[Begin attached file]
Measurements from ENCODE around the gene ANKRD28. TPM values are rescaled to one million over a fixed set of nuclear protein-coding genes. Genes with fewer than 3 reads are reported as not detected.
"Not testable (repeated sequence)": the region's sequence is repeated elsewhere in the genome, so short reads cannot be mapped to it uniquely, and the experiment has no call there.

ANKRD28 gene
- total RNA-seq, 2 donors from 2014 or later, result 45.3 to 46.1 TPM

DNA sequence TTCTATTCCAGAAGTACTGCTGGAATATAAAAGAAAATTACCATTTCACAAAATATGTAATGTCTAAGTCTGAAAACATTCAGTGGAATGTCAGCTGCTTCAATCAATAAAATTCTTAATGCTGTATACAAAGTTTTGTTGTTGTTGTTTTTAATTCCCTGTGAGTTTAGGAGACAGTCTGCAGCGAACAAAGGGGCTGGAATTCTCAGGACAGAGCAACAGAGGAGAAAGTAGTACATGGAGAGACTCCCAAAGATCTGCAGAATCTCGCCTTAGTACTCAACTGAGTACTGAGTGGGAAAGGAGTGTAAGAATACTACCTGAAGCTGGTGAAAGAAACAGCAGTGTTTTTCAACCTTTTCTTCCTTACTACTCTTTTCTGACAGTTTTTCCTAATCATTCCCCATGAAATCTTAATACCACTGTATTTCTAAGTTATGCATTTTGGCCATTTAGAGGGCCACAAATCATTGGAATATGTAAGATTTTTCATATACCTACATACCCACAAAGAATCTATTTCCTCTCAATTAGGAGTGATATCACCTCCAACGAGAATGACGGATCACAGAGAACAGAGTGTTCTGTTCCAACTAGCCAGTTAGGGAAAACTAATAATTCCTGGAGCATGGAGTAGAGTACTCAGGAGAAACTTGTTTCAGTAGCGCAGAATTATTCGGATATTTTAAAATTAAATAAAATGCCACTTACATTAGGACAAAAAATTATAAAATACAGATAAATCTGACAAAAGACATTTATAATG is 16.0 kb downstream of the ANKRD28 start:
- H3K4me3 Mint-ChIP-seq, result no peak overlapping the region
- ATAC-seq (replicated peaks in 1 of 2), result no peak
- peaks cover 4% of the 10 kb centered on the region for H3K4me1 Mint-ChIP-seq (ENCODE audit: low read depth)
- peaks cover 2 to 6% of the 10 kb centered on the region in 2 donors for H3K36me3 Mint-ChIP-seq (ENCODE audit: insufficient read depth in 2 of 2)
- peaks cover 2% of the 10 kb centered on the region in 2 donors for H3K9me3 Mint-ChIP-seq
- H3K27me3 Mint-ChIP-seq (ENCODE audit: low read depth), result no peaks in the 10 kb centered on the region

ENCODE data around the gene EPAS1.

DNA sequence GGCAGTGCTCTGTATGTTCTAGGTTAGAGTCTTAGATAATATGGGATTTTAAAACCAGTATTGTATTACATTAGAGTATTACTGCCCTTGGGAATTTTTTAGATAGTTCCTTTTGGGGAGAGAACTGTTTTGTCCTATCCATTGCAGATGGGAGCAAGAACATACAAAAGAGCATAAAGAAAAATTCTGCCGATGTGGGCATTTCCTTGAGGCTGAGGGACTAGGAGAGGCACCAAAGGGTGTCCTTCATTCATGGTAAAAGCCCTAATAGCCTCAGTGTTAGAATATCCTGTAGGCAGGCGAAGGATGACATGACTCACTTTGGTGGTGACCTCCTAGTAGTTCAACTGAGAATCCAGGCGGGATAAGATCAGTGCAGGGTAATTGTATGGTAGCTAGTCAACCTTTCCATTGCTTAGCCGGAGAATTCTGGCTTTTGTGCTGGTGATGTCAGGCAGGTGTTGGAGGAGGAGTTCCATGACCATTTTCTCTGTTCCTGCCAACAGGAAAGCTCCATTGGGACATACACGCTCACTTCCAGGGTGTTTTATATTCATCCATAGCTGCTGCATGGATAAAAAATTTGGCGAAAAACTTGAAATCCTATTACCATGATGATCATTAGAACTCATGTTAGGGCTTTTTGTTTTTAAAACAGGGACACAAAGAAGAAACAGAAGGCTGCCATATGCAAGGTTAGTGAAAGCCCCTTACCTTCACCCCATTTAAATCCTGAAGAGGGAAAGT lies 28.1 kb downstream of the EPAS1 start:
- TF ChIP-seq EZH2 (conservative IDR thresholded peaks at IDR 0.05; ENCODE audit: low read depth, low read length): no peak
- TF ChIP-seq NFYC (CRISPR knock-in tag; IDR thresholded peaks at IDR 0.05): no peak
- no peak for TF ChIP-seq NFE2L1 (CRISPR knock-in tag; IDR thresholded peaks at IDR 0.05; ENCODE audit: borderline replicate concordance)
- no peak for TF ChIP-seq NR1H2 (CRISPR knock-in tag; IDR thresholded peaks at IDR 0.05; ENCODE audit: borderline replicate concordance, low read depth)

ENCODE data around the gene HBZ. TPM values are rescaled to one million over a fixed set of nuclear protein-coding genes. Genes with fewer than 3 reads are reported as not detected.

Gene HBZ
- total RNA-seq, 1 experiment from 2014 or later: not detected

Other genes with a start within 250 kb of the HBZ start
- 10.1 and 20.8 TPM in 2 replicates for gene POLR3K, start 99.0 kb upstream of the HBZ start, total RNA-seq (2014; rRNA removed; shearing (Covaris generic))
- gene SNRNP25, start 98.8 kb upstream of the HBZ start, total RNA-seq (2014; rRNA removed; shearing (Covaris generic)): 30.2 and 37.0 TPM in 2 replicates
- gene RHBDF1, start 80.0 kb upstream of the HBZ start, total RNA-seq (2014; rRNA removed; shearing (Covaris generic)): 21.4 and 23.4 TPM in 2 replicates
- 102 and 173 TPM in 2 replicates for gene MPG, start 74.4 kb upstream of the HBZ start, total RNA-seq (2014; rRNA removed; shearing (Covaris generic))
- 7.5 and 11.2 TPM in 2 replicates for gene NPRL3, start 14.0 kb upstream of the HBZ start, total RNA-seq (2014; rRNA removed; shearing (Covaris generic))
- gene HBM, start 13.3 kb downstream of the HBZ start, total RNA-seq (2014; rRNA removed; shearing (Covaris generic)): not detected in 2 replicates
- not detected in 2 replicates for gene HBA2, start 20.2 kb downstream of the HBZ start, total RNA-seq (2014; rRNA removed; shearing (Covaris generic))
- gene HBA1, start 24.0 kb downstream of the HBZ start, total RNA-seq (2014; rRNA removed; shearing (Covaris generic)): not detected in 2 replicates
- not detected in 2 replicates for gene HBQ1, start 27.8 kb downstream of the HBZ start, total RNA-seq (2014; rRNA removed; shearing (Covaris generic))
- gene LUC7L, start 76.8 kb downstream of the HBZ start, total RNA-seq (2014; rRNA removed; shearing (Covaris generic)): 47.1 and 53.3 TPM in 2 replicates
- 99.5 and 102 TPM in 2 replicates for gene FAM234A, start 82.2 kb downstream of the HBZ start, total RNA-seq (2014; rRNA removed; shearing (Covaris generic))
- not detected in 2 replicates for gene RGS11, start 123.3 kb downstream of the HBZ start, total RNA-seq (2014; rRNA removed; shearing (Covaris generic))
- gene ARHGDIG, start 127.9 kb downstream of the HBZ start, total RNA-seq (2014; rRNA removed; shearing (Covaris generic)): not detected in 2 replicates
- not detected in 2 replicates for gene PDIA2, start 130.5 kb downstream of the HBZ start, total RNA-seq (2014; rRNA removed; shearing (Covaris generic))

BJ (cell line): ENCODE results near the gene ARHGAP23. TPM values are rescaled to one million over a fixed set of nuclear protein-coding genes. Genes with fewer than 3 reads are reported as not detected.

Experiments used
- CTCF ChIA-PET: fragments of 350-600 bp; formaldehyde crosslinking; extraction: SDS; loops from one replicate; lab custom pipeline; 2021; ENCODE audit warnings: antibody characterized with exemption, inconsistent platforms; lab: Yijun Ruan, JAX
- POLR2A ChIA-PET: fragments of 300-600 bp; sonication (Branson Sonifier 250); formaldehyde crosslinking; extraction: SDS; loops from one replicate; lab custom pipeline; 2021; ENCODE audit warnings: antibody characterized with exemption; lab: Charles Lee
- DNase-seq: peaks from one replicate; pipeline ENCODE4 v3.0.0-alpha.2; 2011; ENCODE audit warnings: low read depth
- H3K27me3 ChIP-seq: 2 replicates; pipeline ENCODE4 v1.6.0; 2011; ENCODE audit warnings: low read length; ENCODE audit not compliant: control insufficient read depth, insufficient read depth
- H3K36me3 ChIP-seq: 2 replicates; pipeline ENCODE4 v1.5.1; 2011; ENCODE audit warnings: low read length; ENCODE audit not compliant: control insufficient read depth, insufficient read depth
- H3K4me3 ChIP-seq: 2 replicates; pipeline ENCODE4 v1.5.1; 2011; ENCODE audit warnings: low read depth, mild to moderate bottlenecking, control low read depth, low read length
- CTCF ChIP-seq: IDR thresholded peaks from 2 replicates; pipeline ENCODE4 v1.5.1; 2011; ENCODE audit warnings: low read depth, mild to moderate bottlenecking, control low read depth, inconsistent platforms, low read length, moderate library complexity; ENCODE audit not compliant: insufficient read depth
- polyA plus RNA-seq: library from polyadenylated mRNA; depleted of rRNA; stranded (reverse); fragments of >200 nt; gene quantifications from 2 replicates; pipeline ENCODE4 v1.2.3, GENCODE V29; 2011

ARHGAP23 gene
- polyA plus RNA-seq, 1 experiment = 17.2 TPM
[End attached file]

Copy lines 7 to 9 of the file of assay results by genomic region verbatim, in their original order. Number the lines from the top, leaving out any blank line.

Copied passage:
- ATAC-seq (replicated peaks in 1 of 2), result no peak
- peaks cover 4% of the 10 kb centered on the region for H3K4me1 Mint-ChIP-seq (ENCODE audit: low read depth)
- peaks cover 2 to 6% of the 10 kb centered on the region in 2 donors for H3K36me3 Mint-ChIP-seq (ENCODE audit: insufficient read depth in 2 of 2)